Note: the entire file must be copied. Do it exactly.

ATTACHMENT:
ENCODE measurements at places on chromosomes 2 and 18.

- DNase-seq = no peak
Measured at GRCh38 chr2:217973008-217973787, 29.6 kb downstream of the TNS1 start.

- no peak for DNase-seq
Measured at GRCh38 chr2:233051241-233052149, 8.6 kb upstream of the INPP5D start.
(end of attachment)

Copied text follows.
ENCODE measurements at places on chromosomes 2 and 18.

- DNase-seq = no peak
Measured at GRCh38 chr2:217973008-217973787, 29.6 kb downstream of the TNS1 start.

- no peak for DNase-seq
Measured at GRCh38 chr2:233051241-233052149, 8.6 kb upstream of the INPP5D start.